Monday, February 27, 2012

The Indians had no written laws. Their customs were handed down from generation to generation and from age to age by the old men, and had all the force of well-defined and positive statutes, more so than the "common law."
The aborigines of this country enjoyed absolute freedom. Their sachems made their own tools for war and husbandry. They worked the grounds in common with other tribes.
They entered into no great war or scheme without the consent of the whole people or movement of a public nature.
If their council declared in favor of war, their warriors declared their approbation by painting themselves with various colors, and rendering themselves horrid in the extreme to their enemies. In this shape they would rush furiously into the council and begin the war dance, accompanying their steps with fierce gestures expressive of their thirst for vengeance, and describing the manner in which they would wound, kill and scalp their victims; after which they would sing their own glories, exploit the glories of their ancestors and of the nation in the ancient times.
Their festivals consisted of dancing around in a circle of curved posts or a fire built in a convenient part of the town, each having his rattle in his hand, or his bow and arrow or tomahawk.
They dressed themselves in branches of trees or other strange accoutrement.
They had no idea of distinct or exclusive property.
Every man could cultivate and abandon whatever land he pleased. They reckoned their years by the coming and going of the wild geese — "cohunks" they called them — a noise made by these birds.   This coming was once a year.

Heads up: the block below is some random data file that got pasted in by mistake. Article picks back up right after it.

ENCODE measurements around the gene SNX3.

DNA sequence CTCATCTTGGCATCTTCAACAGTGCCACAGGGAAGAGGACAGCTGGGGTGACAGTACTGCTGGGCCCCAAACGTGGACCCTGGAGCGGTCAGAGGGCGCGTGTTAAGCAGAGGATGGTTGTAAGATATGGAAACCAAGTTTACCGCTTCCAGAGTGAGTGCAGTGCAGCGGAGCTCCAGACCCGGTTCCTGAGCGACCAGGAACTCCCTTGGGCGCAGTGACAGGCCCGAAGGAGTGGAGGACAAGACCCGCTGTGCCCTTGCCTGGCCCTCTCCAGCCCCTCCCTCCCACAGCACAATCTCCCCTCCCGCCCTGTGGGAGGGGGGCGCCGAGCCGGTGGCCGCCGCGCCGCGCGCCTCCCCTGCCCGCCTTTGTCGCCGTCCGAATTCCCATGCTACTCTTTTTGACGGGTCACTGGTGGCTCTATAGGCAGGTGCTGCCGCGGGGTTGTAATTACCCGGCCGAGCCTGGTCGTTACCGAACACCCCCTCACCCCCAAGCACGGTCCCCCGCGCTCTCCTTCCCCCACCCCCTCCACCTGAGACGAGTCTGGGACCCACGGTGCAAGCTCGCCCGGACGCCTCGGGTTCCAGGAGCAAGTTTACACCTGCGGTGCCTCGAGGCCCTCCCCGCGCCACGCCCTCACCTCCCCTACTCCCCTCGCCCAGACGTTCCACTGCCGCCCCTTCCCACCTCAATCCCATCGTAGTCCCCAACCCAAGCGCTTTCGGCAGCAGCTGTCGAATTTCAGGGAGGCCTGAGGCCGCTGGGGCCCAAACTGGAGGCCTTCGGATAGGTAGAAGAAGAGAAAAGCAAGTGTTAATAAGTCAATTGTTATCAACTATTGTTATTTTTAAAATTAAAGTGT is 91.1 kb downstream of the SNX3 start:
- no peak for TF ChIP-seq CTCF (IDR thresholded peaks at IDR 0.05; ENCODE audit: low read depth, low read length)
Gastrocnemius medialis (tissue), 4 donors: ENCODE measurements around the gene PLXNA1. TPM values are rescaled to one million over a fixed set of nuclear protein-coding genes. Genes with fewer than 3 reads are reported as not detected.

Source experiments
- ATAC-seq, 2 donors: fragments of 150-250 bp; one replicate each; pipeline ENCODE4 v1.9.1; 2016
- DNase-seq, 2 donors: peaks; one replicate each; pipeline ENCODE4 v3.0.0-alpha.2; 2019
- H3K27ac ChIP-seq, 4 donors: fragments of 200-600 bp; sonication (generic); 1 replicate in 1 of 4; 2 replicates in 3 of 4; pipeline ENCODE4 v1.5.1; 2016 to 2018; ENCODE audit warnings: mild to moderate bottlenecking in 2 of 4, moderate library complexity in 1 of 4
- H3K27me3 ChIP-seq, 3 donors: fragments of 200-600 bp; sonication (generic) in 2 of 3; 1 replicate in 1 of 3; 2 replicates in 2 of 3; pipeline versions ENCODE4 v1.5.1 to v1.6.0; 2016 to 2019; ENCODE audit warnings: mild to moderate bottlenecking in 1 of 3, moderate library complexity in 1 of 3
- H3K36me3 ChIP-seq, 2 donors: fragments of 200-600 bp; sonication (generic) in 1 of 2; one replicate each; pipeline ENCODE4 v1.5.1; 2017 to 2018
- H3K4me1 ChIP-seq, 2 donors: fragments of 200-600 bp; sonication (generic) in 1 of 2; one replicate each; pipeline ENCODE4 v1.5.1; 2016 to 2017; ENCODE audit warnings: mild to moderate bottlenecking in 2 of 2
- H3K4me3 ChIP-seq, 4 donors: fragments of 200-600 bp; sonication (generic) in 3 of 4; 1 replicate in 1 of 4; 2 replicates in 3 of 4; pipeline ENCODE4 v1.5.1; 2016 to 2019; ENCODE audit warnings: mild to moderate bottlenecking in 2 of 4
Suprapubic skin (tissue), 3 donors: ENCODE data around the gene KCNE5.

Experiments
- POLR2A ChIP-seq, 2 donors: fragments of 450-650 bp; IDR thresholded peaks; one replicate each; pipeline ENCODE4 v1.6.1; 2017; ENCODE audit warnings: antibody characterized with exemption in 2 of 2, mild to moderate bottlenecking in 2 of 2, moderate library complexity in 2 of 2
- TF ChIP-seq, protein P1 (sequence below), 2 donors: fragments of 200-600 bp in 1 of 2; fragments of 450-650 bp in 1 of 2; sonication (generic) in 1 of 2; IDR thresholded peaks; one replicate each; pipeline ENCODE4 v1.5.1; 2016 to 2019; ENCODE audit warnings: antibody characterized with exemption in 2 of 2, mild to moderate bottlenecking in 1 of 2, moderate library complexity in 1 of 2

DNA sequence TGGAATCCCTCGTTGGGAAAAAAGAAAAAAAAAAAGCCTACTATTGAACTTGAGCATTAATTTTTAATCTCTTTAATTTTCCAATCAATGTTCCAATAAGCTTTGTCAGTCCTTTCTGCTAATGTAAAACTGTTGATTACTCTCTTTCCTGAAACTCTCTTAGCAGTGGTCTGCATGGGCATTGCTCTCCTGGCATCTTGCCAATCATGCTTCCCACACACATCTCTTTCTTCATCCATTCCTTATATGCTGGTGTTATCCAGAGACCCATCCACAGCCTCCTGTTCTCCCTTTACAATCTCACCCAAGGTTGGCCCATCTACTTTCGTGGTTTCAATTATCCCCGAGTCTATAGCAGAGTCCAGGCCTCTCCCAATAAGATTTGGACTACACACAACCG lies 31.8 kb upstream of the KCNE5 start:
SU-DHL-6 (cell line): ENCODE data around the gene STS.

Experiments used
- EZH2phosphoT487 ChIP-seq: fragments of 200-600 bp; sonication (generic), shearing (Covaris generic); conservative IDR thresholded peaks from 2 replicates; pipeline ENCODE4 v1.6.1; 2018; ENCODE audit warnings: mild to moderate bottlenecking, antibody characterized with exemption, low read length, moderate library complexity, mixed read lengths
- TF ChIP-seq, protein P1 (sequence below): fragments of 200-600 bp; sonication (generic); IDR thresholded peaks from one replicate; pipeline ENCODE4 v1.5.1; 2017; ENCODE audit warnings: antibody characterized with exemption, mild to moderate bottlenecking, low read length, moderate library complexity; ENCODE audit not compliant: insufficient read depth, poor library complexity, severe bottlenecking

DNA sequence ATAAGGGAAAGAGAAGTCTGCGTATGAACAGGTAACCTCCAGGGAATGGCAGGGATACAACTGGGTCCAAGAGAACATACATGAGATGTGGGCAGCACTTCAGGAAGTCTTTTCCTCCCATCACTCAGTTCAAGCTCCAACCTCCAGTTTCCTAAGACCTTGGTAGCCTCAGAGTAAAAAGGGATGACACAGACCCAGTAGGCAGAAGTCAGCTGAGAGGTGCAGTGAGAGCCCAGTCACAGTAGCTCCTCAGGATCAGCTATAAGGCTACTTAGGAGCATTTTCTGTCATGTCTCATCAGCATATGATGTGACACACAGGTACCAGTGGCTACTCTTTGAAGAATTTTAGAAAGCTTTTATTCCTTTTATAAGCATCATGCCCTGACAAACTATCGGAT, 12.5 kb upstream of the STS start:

They distinguished the parts of the year by five seasons, viz. : The budding or blossoming of the spring;  the earing of the corn or roasting ear time;  the summer or high sun;  the corn gathering, or fall of the leaf; and the winter, or the "cohunks."
They counted the months by the moons, though not with so many in the year as we do, but they made them return again as the Corn Moon,  the First and the Second Moon of Cohunks.
They had no distinctions of the hour of the day, but divided them into three parts — the rise, power and lowering of the sun.
They kept their accounts by knots on strings, or notches on sticks.  They were grossly superstitious and idolatrous.
He was the most improvident animal existing; his present necessities satisfied, and he was happy.
He wasted no thought on the morrow.
A man could have as many wives as he could support.  He could abandon one and seek another when he pleased, and the wife could do the same.

hon. james henry miller  1906

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